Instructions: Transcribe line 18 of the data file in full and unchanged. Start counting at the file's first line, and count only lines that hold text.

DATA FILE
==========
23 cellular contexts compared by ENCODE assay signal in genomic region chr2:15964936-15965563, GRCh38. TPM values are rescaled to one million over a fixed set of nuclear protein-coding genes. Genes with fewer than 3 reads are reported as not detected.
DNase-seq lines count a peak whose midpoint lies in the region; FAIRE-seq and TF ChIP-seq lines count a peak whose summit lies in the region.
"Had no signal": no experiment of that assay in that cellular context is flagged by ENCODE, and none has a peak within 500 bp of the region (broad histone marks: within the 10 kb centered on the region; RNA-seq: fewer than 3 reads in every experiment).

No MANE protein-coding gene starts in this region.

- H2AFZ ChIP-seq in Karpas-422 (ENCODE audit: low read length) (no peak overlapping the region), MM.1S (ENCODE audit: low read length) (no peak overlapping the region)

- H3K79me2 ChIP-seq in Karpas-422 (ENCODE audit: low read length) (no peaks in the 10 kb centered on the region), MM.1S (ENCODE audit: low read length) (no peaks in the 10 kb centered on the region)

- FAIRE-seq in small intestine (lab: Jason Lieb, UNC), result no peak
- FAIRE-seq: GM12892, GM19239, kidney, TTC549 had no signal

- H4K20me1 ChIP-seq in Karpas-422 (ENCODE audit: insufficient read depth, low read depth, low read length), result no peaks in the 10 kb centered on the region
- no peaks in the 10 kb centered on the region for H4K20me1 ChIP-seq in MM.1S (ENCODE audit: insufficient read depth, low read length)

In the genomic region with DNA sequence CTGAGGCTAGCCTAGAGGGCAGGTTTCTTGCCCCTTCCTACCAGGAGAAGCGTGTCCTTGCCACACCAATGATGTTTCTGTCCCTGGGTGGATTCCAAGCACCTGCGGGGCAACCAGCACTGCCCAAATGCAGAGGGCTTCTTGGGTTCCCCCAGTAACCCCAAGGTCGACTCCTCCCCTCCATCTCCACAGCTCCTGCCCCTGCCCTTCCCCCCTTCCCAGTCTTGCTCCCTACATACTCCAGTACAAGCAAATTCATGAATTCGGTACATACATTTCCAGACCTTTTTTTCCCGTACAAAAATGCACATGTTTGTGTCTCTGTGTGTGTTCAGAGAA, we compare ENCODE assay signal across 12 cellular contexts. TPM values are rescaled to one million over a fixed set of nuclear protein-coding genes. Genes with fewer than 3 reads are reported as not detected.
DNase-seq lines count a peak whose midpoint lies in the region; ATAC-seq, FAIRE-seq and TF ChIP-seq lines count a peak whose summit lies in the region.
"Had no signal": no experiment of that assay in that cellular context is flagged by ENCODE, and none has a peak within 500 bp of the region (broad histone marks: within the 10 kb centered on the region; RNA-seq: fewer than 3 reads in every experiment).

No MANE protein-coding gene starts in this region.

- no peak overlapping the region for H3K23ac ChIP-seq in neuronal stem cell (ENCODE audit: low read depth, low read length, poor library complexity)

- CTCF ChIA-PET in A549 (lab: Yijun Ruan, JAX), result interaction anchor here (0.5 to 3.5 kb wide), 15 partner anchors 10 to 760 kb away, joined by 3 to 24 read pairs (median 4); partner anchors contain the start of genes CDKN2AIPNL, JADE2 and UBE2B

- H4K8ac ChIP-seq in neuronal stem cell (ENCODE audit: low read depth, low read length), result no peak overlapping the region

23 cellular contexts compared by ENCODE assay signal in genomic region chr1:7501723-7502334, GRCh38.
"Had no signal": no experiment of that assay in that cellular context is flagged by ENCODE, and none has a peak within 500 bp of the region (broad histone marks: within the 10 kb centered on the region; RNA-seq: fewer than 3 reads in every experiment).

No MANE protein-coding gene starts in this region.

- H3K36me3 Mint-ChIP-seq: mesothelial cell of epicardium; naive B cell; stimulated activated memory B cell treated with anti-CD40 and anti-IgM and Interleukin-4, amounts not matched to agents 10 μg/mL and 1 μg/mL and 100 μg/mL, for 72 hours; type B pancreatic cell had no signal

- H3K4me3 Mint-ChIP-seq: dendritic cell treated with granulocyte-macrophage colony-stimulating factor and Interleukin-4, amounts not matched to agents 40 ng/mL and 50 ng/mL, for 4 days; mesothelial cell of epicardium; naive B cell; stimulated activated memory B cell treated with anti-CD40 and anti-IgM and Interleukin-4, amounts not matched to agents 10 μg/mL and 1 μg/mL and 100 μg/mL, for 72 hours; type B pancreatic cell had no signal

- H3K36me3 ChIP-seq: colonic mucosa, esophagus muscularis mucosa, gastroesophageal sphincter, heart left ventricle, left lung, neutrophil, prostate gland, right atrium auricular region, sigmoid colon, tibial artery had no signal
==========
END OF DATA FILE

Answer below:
23 cellular contexts compared by ENCODE assay signal in genomic region chr1:7501723-7502334, GRCh38.